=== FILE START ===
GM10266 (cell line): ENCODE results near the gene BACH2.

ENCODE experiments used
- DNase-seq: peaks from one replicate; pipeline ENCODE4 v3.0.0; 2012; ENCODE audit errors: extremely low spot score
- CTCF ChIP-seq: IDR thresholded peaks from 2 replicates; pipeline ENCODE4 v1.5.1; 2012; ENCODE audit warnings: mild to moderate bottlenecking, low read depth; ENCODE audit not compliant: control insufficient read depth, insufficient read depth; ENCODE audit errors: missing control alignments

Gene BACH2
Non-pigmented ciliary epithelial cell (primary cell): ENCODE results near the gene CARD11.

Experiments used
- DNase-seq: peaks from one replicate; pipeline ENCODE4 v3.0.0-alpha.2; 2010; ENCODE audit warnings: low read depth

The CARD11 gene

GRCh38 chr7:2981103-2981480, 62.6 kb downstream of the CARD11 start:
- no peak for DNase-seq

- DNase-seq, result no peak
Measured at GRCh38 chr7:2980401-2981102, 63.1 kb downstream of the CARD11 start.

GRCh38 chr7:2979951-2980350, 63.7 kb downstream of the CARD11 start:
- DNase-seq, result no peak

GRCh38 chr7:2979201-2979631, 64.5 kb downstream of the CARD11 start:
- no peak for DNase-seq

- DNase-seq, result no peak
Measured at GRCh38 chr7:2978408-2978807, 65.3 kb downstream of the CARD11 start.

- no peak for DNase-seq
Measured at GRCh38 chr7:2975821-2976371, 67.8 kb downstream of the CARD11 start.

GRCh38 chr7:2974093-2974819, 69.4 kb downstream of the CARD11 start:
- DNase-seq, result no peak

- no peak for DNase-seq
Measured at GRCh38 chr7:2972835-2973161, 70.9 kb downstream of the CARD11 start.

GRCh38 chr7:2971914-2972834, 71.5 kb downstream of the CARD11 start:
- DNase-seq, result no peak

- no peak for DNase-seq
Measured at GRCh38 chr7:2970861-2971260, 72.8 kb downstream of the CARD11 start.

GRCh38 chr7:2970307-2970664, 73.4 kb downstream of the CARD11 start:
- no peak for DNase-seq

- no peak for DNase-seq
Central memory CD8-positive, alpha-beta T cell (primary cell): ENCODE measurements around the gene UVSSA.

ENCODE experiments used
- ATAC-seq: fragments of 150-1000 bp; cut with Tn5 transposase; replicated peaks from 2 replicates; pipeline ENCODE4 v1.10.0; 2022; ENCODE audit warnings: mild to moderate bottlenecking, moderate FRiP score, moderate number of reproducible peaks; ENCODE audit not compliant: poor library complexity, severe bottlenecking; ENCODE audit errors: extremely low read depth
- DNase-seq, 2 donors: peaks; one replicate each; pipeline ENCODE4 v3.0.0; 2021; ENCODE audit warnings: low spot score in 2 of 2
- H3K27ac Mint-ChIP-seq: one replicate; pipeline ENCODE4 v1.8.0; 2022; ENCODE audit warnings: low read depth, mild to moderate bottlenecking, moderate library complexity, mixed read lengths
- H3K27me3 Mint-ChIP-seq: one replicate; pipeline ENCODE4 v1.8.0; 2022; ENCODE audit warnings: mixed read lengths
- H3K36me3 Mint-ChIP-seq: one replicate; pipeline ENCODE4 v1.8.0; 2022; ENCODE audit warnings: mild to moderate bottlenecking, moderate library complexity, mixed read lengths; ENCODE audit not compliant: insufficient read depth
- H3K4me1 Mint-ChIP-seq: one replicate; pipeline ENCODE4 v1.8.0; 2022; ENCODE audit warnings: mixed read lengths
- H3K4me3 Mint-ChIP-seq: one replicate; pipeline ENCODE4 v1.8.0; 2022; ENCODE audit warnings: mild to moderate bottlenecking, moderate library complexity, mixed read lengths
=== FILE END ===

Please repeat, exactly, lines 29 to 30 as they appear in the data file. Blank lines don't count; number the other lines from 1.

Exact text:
Measured at GRCh38 chr7:2970861-2971260, 72.8 kb downstream of the CARD11 start.

GRCh38 chr7:2970307-2970664, 73.4 kb downstream of the CARD11 start: